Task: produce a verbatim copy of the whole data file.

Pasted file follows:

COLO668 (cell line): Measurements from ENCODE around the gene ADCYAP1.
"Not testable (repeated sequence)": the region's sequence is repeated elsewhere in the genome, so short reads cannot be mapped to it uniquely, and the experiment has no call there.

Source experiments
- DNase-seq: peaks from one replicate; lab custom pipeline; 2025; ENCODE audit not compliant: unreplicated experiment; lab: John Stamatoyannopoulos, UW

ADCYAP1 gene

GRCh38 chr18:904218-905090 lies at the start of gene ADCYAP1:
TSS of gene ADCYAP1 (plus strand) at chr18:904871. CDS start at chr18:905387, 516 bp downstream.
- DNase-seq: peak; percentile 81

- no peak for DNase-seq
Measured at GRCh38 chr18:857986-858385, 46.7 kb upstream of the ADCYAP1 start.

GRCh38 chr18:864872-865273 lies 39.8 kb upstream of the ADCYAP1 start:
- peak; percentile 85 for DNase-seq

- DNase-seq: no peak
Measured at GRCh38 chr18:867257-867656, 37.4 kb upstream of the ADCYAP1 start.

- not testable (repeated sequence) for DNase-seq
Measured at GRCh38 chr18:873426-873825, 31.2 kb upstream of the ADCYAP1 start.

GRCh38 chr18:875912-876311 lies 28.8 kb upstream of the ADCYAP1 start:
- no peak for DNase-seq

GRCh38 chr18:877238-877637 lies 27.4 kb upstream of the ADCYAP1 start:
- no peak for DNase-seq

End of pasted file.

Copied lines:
COLO668 (cell line): Measurements from ENCODE around the gene ADCYAP1.
"Not testable (repeated sequence)": the region's sequence is repeated elsewhere in the genome, so short reads cannot be mapped to it uniquely, and the experiment has no call there.

Source experiments
- DNase-seq: peaks from one replicate; lab custom pipeline; 2025; ENCODE audit not compliant: unreplicated experiment; lab: John Stamatoyannopoulos, UW

ADCYAP1 gene

GRCh38 chr18:904218-905090 lies at the start of gene ADCYAP1:
TSS of gene ADCYAP1 (plus strand) at chr18:904871. CDS start at chr18:905387, 516 bp downstream.
- DNase-seq: peak; percentile 81

- no peak for DNase-seq
Measured at GRCh38 chr18:857986-858385, 46.7 kb upstream of the ADCYAP1 start.

GRCh38 chr18:864872-865273 lies 39.8 kb upstream of the ADCYAP1 start:
- peak; percentile 85 for DNase-seq

- DNase-seq: no peak
Measured at GRCh38 chr18:867257-867656, 37.4 kb upstream of the ADCYAP1 start.

- not testable (repeated sequence) for DNase-seq
Measured at GRCh38 chr18:873426-873825, 31.2 kb upstream of the ADCYAP1 start.

GRCh38 chr18:875912-876311 lies 28.8 kb upstream of the ADCYAP1 start:
- no peak for DNase-seq

GRCh38 chr18:877238-877637 lies 27.4 kb upstream of the ADCYAP1 start:
- no peak for DNase-seq